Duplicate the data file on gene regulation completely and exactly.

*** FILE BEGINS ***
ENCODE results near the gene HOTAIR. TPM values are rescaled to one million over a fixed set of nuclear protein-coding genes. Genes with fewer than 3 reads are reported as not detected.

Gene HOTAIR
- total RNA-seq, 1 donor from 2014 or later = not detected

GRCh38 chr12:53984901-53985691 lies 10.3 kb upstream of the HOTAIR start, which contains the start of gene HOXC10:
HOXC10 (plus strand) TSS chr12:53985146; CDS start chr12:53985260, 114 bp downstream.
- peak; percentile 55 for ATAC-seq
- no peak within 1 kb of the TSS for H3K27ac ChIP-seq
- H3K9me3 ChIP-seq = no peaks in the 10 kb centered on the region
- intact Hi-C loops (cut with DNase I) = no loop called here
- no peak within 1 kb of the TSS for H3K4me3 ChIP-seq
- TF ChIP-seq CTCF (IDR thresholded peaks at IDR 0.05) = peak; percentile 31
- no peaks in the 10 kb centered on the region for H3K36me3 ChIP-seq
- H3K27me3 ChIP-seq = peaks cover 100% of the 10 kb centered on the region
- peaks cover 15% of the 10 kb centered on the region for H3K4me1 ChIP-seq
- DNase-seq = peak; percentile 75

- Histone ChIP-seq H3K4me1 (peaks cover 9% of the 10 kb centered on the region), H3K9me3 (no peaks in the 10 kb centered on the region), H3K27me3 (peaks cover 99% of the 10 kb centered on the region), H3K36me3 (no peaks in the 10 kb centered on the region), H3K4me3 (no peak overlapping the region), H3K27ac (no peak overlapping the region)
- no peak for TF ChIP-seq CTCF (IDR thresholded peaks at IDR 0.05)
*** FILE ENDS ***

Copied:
ENCODE results near the gene HOTAIR. TPM values are rescaled to one million over a fixed set of nuclear protein-coding genes. Genes with fewer than 3 reads are reported as not detected.

Gene HOTAIR
- total RNA-seq, 1 donor from 2014 or later = not detected

GRCh38 chr12:53984901-53985691 lies 10.3 kb upstream of the HOTAIR start, which contains the start of gene HOXC10:
HOXC10 (plus strand) TSS chr12:53985146; CDS start chr12:53985260, 114 bp downstream.
- peak; percentile 55 for ATAC-seq
- no peak within 1 kb of the TSS for H3K27ac ChIP-seq
- H3K9me3 ChIP-seq = no peaks in the 10 kb centered on the region
- intact Hi-C loops (cut with DNase I) = no loop called here
- no peak within 1 kb of the TSS for H3K4me3 ChIP-seq
- TF ChIP-seq CTCF (IDR thresholded peaks at IDR 0.05) = peak; percentile 31
- no peaks in the 10 kb centered on the region for H3K36me3 ChIP-seq
- H3K27me3 ChIP-seq = peaks cover 100% of the 10 kb centered on the region
- peaks cover 15% of the 10 kb centered on the region for H3K4me1 ChIP-seq
- DNase-seq = peak; percentile 75

- Histone ChIP-seq H3K4me1 (peaks cover 9% of the 10 kb centered on the region), H3K9me3 (no peaks in the 10 kb centered on the region), H3K27me3 (peaks cover 99% of the 10 kb centered on the region), H3K36me3 (no peaks in the 10 kb centered on the region), H3K4me3 (no peak overlapping the region), H3K27ac (no peak overlapping the region)
- no peak for TF ChIP-seq CTCF (IDR thresholded peaks at IDR 0.05)